Propane-autogas-fueled vehicles emit 12 percent less carbon dioxide, about 20 percent less nitrogen oxide, and up to 60 percent less carbon monoxide than gasoline-fueled vehicles, ultimately reducing greenhouse gas emissions by up to 25 percent.

The California Air Resources Board (CARB) has granted certification approval for many buses, vans and shuttles fueled by propane autogas. The U.S. EPA also has certified these vehicles.

High performance with reduced maintenance

Along with sustainability comes high performance. Operators of vehicles fueled by propane autogas experience the same horsepower and torque as gasoline- and diesel-fueled engines.

“The performance is exactly the same as a gasoline- or diesel-fueled bus; there is immediate acceleration and lots of power,” Davis says. “If you drive a bus, you would never know it didn’t run on gasoline.”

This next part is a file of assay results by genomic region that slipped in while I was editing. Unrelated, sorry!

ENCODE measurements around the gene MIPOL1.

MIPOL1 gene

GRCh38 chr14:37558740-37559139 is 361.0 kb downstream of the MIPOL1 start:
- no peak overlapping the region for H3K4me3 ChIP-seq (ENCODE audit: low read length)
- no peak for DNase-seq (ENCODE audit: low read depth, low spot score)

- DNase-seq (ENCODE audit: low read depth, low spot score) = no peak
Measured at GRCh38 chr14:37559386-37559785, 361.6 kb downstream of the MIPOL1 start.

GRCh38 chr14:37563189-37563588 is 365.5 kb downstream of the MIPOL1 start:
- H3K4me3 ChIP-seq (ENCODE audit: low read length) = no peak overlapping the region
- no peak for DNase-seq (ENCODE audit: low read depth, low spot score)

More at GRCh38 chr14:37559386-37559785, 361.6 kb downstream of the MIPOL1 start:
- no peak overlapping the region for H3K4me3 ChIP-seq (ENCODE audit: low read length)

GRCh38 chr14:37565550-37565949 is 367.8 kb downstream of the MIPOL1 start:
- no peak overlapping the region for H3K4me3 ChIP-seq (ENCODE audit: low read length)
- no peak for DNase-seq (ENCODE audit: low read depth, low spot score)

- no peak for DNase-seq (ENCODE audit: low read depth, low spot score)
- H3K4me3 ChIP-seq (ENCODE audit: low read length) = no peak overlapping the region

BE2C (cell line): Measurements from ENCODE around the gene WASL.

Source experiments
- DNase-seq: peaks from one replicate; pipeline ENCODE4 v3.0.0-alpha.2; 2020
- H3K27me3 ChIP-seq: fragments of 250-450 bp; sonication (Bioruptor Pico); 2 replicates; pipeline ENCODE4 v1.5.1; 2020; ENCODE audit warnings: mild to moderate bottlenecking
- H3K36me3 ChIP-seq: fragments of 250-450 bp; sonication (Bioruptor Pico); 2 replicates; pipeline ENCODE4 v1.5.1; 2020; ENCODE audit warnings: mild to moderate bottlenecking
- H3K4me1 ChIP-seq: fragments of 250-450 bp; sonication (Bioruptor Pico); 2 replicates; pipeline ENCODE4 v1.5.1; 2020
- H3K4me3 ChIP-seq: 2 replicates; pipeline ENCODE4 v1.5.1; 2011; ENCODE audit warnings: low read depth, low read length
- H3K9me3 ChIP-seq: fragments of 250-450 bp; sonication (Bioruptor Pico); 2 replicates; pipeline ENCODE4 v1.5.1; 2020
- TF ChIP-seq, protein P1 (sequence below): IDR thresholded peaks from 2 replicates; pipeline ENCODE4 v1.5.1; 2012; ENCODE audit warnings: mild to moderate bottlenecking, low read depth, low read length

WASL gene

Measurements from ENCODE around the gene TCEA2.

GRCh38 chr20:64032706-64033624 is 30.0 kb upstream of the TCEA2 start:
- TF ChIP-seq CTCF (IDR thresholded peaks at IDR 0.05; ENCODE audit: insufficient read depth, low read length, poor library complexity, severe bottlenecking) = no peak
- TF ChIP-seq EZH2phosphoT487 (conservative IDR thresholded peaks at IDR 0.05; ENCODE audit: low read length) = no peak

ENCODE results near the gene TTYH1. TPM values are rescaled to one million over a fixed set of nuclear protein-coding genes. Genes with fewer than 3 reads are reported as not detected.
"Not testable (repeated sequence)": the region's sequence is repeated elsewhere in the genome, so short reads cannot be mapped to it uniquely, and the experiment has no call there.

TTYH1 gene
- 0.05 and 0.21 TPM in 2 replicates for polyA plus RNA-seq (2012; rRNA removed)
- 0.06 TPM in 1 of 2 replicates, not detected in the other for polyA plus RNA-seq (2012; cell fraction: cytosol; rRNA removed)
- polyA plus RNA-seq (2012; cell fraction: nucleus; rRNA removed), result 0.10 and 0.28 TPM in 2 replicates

Mammoth Cave services the buses through certified mechanics who have been trained to perform maintenance on the buses.

“Our engines are getting more years of service with propane autogas,” Davis says.

Propane autogas also burns cleaner in engines than gasoline and diesel, which traditionally results in reduced maintenance costs throughout the life of a vehicle, and extended engine life. While vehicles fueled by propane autogas may have a purchase price that can be up to $4,000 to $12,000 more than that of traditional gasoline- and diesel-fueled vehicles, these costs can be offset by the reduced maintenance costs and less expensive propane autogas fuel.

As a practice, the park continues to change the buses’ oil approximately every 3,500 miles, but technicians have noted that the cleaner-burning fuel does not require oil changes as frequently as conventional fuels.

Implementation that can curb costs